Does Canada have a fake news problem?
A national survey conducted by Nanos Research for the organization Canadian Journalists for Free Expression (CJFE) found that “more than eight in ten Canadians agree or somewhat agree that search engines like Google should be forced to remove search results related to a person’s name when they are inaccurate, incomplete, or outdated and that fake news is making it more difficult to find accurate sources of information. More than seven in ten Canadians agree or somewhat agree that government regulation is needed to prevent the proliferation of fake news.”
We don’t have the same free speech provisions as the United States. Instead, the Canadian Charter of Rights and Freedoms affords us a reasonable expectation of free speech, with provisions for hate speech, sedition, etc. But there’s a lingering question surrounding the reach of the government as it pertains to curtailing its citizens access to information, and that question surrounds the notion of what is and is not fake news.
The government doesn’t have an answer for us yet, except to say that they believe that fake news could threaten Canada’s democratic institutions at a time when traditional news outlets are facing cutbacks and financial challenges, and there’s not much they can do to stop it.
So naturally they downloaded the problem to the private sector, and that’s (probably) where the IDEaS program came from.
Datametrex AI (DM.V) was awarded the second contract of a multiphase research and development program through the Department of National Defence’s Innovation for Defence Excellence and Security (IDEaS) program today.
The company will receive CAD$945,094 for Component 1b, which will further develop Nexalogy, Social Media Automated Reporting Technologies (SMART), while expanding its fake news and narrative detection technologies. The new cash infusion brings the total value for this contract to $1.1 million, and if DM can finish this product, they’ll be eligible for extra funding.
“This is a solid validation of the work Nexalogy is doing to help secure the safety of Canadians from cyber threats. Working with the Canadian government to build new tools that will be utilised by the military and then be applied to the corporate environment is a key driver for technical advancement in our country.” says Andrew Ryu, Chairman and CEO of the Company.
Fake news detection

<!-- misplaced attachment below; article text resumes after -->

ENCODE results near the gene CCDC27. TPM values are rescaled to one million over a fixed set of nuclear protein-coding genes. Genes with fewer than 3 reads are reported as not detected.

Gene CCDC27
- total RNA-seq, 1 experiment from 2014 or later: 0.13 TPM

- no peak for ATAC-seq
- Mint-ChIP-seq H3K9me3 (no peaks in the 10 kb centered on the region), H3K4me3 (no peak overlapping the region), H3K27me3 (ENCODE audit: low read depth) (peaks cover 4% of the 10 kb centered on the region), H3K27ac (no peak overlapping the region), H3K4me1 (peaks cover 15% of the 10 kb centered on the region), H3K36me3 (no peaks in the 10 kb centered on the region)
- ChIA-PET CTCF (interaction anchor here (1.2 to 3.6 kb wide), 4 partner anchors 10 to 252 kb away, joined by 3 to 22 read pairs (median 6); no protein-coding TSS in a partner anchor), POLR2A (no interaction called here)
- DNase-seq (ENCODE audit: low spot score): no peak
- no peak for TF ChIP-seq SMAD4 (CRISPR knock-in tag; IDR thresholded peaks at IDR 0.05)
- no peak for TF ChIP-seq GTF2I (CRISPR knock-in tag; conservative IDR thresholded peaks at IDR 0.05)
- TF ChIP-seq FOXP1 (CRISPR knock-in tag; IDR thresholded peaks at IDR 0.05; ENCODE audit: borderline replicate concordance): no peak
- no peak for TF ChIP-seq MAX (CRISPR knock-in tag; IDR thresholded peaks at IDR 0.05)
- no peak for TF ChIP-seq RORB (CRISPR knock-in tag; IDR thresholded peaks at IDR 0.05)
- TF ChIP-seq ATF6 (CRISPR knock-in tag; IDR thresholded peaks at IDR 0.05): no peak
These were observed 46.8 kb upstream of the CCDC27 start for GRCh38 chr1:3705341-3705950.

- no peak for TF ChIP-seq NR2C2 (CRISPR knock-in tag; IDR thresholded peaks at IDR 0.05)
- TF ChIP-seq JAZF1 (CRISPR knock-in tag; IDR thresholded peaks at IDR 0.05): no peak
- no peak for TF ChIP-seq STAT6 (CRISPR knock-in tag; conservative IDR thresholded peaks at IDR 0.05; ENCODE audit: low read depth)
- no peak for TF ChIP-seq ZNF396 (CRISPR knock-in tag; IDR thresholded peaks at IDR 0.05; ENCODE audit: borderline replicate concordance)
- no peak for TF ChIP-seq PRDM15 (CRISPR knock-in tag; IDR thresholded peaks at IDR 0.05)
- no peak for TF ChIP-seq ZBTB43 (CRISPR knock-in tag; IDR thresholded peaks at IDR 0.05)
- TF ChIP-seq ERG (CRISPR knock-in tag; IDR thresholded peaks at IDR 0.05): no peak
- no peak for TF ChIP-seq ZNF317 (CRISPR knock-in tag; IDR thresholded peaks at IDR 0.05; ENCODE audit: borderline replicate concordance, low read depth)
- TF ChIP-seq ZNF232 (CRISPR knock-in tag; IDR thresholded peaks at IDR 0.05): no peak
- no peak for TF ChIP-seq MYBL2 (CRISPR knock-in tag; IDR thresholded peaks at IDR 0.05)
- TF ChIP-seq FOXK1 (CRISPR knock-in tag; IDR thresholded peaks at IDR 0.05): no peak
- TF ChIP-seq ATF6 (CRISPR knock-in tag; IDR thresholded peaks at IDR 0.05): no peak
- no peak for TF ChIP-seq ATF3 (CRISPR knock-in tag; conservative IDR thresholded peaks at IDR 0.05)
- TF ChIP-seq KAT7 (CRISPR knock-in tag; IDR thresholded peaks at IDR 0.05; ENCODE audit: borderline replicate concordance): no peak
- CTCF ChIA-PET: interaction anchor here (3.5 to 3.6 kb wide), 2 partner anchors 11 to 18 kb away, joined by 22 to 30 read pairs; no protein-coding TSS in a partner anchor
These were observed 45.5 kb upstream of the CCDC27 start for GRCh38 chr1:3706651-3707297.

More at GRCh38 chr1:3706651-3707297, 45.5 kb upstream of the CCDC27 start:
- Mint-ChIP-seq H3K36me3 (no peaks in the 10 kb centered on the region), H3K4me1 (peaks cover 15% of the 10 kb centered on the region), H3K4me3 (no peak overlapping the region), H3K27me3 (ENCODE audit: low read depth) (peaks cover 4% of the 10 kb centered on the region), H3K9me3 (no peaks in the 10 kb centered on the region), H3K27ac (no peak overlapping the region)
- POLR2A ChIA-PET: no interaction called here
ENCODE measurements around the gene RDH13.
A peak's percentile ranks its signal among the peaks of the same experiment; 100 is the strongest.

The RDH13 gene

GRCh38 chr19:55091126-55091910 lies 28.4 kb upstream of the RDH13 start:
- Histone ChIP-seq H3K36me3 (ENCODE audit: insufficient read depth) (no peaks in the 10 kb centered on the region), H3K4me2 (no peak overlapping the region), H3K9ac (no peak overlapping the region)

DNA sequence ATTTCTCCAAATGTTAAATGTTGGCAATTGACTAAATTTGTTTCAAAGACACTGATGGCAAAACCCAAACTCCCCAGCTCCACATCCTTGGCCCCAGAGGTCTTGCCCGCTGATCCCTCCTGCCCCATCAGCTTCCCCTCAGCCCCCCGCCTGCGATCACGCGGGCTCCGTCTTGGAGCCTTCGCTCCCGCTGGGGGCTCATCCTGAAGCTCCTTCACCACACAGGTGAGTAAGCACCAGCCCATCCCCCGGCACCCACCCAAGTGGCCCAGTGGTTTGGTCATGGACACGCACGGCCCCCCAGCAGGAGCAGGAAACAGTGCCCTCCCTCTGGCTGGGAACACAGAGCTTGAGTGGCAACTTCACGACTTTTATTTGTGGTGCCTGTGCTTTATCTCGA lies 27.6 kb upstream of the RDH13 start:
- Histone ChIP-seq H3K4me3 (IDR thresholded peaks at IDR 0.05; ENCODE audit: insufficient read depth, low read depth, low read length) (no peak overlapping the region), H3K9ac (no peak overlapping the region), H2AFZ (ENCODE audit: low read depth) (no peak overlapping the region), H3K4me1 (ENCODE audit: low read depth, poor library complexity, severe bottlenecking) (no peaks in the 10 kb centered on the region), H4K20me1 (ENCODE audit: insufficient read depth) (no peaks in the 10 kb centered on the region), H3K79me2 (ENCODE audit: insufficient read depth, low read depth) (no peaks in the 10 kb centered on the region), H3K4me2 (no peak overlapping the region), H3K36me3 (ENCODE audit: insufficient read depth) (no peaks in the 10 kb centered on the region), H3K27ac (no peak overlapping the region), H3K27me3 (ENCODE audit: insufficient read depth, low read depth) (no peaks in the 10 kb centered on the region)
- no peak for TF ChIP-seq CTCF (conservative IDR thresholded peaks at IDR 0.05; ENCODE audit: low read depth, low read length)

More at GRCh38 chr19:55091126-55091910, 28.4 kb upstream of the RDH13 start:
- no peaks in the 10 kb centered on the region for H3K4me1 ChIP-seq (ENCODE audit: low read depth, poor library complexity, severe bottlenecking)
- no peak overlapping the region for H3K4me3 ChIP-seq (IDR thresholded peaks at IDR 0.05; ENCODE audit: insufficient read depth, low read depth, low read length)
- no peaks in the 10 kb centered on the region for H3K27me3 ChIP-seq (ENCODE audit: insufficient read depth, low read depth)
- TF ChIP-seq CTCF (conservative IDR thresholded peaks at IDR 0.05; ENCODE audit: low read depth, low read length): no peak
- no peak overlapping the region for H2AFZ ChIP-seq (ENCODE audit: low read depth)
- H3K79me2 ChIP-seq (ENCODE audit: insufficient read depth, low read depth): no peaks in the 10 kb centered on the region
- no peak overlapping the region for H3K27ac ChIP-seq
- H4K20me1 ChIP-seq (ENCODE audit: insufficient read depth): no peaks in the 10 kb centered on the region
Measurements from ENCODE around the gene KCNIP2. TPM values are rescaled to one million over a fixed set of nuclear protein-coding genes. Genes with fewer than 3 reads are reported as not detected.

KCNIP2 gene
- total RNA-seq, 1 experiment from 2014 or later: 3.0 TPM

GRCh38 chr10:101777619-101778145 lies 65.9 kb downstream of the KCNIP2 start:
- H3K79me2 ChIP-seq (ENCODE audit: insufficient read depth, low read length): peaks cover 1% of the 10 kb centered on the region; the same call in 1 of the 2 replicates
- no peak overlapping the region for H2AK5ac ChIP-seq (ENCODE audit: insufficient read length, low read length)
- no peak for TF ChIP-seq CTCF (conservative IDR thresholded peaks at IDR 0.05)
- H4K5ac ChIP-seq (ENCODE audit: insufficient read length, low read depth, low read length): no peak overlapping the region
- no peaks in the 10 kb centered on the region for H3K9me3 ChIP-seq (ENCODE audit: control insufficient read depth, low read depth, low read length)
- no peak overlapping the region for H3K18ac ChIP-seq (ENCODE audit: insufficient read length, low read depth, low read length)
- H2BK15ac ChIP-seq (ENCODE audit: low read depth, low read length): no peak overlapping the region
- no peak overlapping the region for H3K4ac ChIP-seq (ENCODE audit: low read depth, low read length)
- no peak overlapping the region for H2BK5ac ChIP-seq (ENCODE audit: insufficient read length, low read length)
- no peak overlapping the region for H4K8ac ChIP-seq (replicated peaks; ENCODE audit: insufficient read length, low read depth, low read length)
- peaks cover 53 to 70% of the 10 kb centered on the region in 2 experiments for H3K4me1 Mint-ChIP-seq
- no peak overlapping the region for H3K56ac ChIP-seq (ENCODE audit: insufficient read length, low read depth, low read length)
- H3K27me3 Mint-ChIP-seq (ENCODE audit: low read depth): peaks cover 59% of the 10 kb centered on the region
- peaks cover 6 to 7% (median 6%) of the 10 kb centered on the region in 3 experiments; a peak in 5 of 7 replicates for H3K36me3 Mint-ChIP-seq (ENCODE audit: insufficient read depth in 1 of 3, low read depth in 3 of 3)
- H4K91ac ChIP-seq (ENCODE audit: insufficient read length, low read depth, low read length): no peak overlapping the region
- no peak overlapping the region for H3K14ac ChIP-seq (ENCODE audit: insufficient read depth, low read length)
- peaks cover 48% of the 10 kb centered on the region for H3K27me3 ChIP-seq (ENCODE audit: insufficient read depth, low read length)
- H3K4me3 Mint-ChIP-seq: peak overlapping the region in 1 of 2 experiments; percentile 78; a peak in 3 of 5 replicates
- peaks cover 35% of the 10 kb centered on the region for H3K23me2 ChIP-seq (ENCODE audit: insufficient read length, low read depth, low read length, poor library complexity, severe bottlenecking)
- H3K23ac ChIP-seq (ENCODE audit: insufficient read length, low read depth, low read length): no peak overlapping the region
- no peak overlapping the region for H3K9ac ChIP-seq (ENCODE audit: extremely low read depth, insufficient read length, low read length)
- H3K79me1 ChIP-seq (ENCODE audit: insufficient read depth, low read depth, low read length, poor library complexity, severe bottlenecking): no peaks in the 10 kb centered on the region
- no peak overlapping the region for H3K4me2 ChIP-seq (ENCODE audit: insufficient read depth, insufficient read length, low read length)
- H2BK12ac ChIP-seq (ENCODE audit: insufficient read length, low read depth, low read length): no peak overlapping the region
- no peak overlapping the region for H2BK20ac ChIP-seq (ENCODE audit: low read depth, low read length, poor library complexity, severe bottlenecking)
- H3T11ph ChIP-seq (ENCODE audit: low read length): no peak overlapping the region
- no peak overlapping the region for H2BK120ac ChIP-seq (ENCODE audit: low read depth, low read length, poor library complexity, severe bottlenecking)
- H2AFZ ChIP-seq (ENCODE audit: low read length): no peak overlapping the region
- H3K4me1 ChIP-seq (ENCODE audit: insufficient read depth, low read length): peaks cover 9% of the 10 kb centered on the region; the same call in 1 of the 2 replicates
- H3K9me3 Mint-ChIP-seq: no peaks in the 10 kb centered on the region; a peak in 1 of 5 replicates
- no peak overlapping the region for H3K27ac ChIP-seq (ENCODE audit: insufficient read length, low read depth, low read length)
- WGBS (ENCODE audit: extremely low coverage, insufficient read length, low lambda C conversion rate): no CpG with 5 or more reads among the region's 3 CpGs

Originally announced in February as part of the government’s Defence policy, Strong, Secure, Engaged, the program is a 20-year commitment to $1.6 billion of investment in innovations for defence and security. It’s mandate is for the ongoing search for solutions to support the development of defence and security capabilities.
The IDEaS supports the development of solutions from their conceptual stage, through prototype testing and capability development. The program being developed in IDEaS is Nexalogy, which leverages algorithm-based machine learning to analyze data received from social media to help the government (and other agencies) filter out fake news, malicious bots and other erroneous messages.
Here’s what the project offers:
The following three technologies — topic, viewpoint and narrative identification — track false narratives in the discussions on social media for a region or in relation to an event, such as an election. This is key to deception detection and message shaping:
- Topic detection — ML (machine learning) and NLP (natural language processing) based automatic detection of topics within social media using unsupervised ML (AI). This allows the system to automatically identify topics;
- Viewpoint clustering — ML and NLP based automatic detection of viewpoints circulating within social media using unsupervised ML (AI). This allows the system to automatically identify viewpoints;
- Narrative identification — ML and NLP based automatic detection of narratives circulating within social media using unsupervised ML (AI). This allows the system to automatically identify narratives circulating on social media;
- Topic/viewpoint/narrative user interface — the topics are a subcategory of the viewpoints, which are a subcategory of the narratives; these layers are automatically detected and displayed so that a user of NexaIntelligence can select and filter different summarized elements from the data set.
“This is a solid validation of the work Nexalogy is doing to help secure the safety of Canadians from cyber threats. Working with the Canadian government to build new tools that will be utilised by the military and then be applied to the corporate environment is a key driver for technical advancement in our country.” says Andrew Ryu, chairman and CEO of the company.